At lunchtime on New Year’s Eve, Sky News counted 24 ambulances parked outside the A&E department at the Royal Stoke University Hospital.

A nurse from inside the hospital was coming out to check on patients who were waiting in the ambulances receiving treatment from paramedics.

A member of ambulance staff told Sky News that their official dashboard showed 31 ambulances were stuck waiting to transfer patients at the hospital.

They said the additional seven must be waiting round the back after all the space at the front of the hospital was taken.

And they said there were only 56 ambulances covering Staffordshire currently, so more than half of the available ambulances for the county were stuck waiting at one hospital.

The hospital is run by University Hospitals North Midlands (UHNM), which is one of the trusts that has declared a critical incident in recent days.

Medical director of the trust, Dr Matthew Lewis, UHNM medical director, confirmed the “extremely high demand” for all of its services, saying both Royal Stoke University Hospital and County Hospital in Stafford had been “under severe and sustained pressure over the Christmas period”.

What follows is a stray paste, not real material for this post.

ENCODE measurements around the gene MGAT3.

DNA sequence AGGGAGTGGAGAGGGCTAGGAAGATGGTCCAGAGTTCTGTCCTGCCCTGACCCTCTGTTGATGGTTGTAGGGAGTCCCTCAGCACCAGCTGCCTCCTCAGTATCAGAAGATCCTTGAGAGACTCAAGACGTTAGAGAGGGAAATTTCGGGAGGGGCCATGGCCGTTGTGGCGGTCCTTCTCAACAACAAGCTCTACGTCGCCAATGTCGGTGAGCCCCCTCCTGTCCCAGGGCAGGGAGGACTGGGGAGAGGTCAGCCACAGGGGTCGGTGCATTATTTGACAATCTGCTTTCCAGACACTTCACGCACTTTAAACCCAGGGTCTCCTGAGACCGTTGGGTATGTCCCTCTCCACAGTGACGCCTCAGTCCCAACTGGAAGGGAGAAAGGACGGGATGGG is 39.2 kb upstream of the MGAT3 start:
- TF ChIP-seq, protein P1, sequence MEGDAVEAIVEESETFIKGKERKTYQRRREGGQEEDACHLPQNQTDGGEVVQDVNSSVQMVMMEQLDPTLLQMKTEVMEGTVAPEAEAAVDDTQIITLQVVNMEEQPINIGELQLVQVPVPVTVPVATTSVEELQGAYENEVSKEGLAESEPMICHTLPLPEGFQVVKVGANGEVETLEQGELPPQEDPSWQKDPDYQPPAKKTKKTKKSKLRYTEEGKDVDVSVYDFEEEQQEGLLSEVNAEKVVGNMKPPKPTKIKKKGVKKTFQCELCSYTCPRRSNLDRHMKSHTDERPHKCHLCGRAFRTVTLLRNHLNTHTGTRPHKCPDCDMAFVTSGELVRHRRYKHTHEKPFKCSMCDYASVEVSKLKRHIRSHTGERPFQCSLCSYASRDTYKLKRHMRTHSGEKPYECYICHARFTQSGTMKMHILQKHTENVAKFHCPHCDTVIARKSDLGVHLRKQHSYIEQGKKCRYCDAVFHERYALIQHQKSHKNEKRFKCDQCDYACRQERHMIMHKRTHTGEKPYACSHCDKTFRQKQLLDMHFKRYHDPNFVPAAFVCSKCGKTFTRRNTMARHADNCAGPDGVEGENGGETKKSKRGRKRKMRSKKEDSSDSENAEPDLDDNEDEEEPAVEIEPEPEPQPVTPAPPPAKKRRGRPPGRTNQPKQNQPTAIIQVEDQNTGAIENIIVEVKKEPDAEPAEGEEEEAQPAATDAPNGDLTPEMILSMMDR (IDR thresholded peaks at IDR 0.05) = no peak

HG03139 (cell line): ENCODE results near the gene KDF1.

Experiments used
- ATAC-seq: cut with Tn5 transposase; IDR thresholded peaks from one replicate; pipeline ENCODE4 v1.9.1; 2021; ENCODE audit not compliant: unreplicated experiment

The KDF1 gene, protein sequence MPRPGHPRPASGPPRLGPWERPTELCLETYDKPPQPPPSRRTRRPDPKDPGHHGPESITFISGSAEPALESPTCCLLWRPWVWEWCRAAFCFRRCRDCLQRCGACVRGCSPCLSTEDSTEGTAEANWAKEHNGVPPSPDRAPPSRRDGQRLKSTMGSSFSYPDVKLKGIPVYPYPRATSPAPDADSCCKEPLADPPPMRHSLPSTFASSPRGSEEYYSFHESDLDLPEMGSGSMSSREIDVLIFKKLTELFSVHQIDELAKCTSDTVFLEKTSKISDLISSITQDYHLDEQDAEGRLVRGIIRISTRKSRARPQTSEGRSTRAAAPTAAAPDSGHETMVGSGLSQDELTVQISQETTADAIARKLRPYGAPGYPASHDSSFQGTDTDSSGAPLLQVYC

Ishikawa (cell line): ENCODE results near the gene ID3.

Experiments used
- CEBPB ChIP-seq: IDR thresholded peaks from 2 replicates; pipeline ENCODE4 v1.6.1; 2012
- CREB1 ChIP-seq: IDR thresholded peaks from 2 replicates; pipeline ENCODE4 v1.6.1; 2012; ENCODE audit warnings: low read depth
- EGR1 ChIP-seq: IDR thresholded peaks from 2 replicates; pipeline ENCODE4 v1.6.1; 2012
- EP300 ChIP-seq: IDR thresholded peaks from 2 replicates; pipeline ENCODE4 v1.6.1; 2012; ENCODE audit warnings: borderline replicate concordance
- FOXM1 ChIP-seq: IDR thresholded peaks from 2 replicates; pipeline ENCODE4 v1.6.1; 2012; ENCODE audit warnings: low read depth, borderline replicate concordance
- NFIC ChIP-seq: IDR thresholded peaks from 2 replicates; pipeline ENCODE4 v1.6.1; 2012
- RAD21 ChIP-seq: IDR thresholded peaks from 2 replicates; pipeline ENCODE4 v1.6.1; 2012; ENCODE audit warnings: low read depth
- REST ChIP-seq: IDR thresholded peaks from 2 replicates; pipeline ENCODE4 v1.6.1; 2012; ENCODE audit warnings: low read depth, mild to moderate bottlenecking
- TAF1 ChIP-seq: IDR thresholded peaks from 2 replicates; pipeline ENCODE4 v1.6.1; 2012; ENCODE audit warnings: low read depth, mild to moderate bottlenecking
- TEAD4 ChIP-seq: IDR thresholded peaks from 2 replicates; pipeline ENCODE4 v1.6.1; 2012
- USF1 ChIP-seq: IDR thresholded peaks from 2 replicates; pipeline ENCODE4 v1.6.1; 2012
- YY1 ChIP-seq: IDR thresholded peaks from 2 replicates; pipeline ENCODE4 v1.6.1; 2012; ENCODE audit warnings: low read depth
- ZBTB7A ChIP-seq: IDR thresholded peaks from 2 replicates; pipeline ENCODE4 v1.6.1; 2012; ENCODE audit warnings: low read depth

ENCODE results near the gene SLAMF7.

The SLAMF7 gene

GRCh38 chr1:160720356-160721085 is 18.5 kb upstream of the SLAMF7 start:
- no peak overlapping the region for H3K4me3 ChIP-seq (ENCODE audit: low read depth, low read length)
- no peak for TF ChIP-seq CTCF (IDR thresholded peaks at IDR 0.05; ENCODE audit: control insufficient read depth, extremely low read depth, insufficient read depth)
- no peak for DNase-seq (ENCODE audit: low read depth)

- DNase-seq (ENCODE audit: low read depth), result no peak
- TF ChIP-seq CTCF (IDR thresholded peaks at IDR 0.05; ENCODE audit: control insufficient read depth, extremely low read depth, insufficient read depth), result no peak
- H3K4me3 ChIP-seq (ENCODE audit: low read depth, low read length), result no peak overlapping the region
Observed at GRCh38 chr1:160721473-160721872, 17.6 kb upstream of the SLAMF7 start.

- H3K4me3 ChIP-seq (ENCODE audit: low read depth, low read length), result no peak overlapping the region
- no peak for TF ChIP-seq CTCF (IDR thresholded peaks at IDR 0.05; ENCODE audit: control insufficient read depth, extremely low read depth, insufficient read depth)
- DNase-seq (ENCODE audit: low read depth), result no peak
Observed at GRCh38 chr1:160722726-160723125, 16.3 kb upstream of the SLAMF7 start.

And he said the “challenging situation” was likely to continue over the New Year bank holiday period, with A&E hardest hit due to a lack of beds and waits of longer than 12 hours for some patients.

“We will always do our best for patients and keep patients safe and locally we are working with our NHS and local authority partners to put in place measures to ensure that people who need hospital and emergency care can get treatment quickly and to identify and utilise any additional capacity to allow us to discharge patients and free up our beds,” added Dr Lewis.

“We continue to ask the public to help us by only using A&E in a serious or life threatening emergency and for their help when we’re discharging their friends or loved ones to ensure they’re picked up from hospital as soon as possible and have everything they need at home.”

West Midlands Ambulance Service, which covers the hospital, confirmed the figures of queuing vehicles, with a spokesman telling Sky News: “The ambulance service relies on each part of the health and social care system working together so that our ambulances can get to patients in the community quickly.

“Sadly, the pressures we are seeing in health and social care lead to long hospital handover delays with our crews left caring for patients that need admitting to hospital rather than responding to the next call.

“The result is that our crews are delayed reaching patients.”

The spokesman added that the service was “working incredibly hard with all of our NHS and social care partners to prevent these delays, looking at new ways to safely hand over patients quickly so that our crews can respond more rapidly and save more lives”.

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